A reflection on Rutilio Grande SJ

On February 20, 2020 Pope Francis beatified a Jesuit priest who very few people know. 

His name is Rutilio Grande, S.J.  Formed as a Jesuit before and during the Second Vatican Council, Fr. Grande was influenced by his experiences of an inclusive liturgy which insisted upon the widest and deepest participation by lay people possible at that time. 

The commitment to include the voices of everyone in a community would come to mark Fr. Grande as a priest who did something much better than most priests at that time—he listened. 

The “listening” required an orientation toward others outside of himself in humility and service.  This listening resulted in a ministry of accompaniment which eventually got him killed.

Fr. Grande is best known for applying a bottom-up method for evangelisation that leads to concrete justice for those on the margins.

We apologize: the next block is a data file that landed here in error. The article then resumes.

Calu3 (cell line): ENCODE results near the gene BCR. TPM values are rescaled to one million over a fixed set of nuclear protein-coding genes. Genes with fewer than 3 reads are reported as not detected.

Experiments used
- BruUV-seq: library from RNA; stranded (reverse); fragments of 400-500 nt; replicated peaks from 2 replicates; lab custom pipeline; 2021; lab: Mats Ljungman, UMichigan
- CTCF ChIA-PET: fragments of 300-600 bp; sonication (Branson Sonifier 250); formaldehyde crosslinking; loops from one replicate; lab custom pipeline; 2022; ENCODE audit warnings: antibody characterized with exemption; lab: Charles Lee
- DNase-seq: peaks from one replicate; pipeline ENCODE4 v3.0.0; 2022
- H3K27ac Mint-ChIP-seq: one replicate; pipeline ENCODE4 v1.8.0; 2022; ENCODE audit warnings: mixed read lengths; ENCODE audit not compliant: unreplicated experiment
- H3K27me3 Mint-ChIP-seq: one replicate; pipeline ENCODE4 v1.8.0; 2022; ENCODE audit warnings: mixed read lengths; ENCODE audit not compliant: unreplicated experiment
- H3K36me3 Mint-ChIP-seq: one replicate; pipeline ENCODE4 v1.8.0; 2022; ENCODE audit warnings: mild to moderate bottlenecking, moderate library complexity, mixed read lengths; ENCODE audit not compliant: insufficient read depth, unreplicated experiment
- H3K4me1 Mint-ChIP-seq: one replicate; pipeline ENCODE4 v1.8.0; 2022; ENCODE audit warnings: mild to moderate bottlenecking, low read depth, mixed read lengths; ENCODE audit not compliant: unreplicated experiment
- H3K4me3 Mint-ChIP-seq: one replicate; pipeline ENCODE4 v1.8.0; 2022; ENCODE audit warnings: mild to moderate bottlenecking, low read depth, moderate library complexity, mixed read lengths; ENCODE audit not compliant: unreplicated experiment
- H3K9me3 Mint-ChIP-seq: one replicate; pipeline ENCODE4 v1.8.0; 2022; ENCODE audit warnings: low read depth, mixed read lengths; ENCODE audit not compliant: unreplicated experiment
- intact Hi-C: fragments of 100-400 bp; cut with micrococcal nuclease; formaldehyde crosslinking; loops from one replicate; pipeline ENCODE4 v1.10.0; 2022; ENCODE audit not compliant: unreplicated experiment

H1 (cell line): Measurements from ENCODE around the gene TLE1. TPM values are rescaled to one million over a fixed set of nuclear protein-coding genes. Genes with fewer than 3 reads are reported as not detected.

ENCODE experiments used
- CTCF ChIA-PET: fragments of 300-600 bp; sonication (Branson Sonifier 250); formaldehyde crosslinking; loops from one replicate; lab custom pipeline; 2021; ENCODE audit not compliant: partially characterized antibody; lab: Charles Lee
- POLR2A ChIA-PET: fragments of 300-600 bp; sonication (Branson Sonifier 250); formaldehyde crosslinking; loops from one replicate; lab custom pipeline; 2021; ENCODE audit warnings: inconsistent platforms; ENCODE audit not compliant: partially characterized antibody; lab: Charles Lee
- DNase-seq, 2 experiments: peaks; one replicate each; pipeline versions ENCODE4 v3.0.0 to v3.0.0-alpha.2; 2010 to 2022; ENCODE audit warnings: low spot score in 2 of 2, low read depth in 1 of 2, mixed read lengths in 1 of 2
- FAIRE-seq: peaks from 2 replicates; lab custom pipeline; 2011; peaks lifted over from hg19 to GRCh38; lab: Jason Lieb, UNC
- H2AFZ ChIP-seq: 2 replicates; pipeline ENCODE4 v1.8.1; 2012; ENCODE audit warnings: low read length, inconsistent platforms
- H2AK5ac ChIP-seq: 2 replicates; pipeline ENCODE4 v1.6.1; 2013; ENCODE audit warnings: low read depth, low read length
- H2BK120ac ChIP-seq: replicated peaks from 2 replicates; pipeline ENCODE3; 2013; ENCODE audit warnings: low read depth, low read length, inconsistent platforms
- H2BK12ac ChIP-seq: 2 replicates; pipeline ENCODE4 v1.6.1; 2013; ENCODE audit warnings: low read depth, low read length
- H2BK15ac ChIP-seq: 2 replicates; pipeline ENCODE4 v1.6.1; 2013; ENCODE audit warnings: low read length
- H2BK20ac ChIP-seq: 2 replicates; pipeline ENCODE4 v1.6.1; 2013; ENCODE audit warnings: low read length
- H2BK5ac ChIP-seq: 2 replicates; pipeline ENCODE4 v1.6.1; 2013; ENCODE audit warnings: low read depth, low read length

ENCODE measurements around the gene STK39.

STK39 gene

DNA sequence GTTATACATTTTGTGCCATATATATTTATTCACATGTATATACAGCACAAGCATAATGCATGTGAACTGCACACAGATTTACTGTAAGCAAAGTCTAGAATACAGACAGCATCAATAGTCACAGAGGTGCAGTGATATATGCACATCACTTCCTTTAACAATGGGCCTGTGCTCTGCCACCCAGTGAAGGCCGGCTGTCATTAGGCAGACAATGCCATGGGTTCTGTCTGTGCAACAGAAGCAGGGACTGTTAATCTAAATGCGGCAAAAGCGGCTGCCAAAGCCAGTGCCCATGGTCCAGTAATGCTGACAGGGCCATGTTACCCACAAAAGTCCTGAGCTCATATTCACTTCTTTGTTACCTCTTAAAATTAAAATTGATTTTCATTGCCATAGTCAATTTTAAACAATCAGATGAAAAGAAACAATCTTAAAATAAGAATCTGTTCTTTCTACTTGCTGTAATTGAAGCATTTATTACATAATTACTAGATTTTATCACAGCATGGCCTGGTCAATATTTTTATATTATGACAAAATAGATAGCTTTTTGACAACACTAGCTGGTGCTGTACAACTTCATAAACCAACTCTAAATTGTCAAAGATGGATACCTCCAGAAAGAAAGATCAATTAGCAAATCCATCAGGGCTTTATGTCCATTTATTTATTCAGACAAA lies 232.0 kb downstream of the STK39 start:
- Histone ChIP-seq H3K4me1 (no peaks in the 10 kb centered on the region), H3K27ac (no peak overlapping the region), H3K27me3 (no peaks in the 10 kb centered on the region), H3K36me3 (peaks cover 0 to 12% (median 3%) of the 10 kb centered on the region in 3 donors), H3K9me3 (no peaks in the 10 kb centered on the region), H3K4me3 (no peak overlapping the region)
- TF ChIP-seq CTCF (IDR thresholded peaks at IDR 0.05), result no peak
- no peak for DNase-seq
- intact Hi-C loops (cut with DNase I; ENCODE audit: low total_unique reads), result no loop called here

Beginning with scripture (as opposed to political theory) Fr. Grande would read the Gospels with poor Salvadoran communities and ask them whether they were living this Kingdom of God that Jesus proclaimed. 

Community leadership emerged that created community agency and resulted in rural farmers transforming their own reality.  Fr. Grande accompanied such communities and modelled servant leadership—a leadership that brought forth the gifts of a community in service to the Kingdom of God. 

Fr. Grande’s lay companions, known as Delegates of the Word, were committed women and men called and recognised by their communities and the Catholic Church. 

Fr. Grande epitomises the opposite of clericalism and cleric-centered Catholicism.  He realised that when a community gains agency, the Church becomes what it is supposed to be, a servant of the Kingdom of God. 

One of his favorite phrases was “the Gospel needs to grow feet.”  Threatened by his work with the rural poor, right-wing death squads assassinated him on March 12, 1977.

By Thomas Kelly, Professor of Theology and Immersion Coordinator at Creighton University

Image: Unsplash/Billy Huynh